I've just survived a hurricane. In the resulting re-building process, I've learned one thing definitively; many people say that they can fix your problem - just give them a "deposit." In fact, that's a pretty good way to ensure you'll never hear from them again. 

I see the same thing in the loan officer compensation wars currently evolving. No compliance officer or attorney worth his or her salt will authorize a non-compliant compensation plan because the risks so far outweigh any temporary benefits. However, as margins and business shrinks companies are adopting risky plans because they're likely to be out of business when the bill comes due. Unfortunately, this drives the entire market in the same direction. 

When arranging compensation plans in a way that allows the company to capture a flat fee is fine. Charging a flat fee (subject to QM cost limits) to a customer is also fine. Charging a loan originator a monthly desk rental or other fee is also fine. However, netting costs from a loan officer's comp is a problem. You cannot withhold fees from an agreed-upon commission. 

To be considered compliant with the "Anti-Steering Rules" you must set flat commission rates from your wholesalers across the board so the loan originator cannot increase his or her income by steering the customer to a particular product or lender. 

A common trend today involves the adjustment or reduction of a loan originator's compensation because the customer changed to/from borrower-paid compensation. You should only do this in conjunction with a "best interests" scenario, not as a matter of course. We do not know that Federal regulators will accept this as a standard practice for reducing a customer's price.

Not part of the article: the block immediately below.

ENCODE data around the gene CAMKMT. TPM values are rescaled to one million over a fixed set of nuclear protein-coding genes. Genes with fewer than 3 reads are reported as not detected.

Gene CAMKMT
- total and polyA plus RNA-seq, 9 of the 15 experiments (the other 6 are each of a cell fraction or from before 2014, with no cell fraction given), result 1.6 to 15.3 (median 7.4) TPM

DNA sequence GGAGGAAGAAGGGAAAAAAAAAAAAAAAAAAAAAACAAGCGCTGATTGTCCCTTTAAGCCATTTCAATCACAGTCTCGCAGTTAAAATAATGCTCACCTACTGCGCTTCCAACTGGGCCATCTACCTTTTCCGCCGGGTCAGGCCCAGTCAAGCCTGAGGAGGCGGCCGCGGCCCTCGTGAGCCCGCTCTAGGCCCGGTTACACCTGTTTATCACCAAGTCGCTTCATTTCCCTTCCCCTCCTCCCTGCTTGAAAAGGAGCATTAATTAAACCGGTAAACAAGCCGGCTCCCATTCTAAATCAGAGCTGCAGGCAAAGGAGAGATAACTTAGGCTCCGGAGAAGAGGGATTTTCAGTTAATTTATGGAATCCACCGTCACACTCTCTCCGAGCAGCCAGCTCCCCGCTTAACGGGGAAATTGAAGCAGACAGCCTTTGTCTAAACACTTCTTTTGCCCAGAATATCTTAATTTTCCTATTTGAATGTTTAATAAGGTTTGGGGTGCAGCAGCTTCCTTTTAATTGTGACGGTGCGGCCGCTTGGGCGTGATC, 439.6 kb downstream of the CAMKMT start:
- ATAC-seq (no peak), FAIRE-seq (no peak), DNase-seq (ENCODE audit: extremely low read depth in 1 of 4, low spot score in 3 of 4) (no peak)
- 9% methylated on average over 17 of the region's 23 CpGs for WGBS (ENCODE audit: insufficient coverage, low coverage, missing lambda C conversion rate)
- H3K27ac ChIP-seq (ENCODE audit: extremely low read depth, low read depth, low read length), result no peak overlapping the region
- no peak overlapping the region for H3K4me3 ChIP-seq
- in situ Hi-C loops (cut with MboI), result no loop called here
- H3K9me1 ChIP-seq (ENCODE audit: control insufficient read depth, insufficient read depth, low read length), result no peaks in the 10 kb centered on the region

Independent Contractors, Again

We get the question about whether a specific state will always accept loan originators paid via 1099. You must know that a state does not necessarily regulate this, though it may take a position. For example, Texas, North Carolina, and CA DFPI do mandate that loan originators must be employees, not contractors. States regulate licensing and business practices, so even though you may see a tacit acceptance of originators as 1099 contractors, this is an internal decision for each company. 

To understand the consequences of 1099 contractors, understand that the IRS and the US Department of Labor define the issue of employee status. Can a loan originator really be a contractor if you control certain elements of their business? For instance, you really should require a loan originator to use your technology (laptops, phones, and networks) to avoid exposing your customers to cyber risks. If a contractor must use your equipment, are they really a contractor? In another instance of controlling the work environment, you must license a remote location or approve the use of remote access. Does this create an employee relationship? If you are offering employee benefits, such as health care, it's likely you are an employer.

For these reasons and others, any reputable compliance consultant or attorney who knows the rules will NOT recommend 1099 employment agreements. I KNOW THAT EVERYONE IS DOING IT. 
Furthermore, regulators have paid surprisingly little attention to this matter. In the end, what may drive your decision relative to 1099 or W-2 is the possible re-classification of your company's contractors as employees in an audit. The penalties are enormous - unpaid taxes, plus a 100% penalty, plus interest. 

You CAN withhold taxes and mark the employee's W-2 as "Statutory Employee" which will allow them to deduct their business expenses on Schedule C. Or have the employee get licensed as an LLC, or even as a Sole Prop, and pay the LLC directly. 

There is a sample Loan Originator Agreement in the folder you got with your 2-0 Compliance Module. You can also copy it here: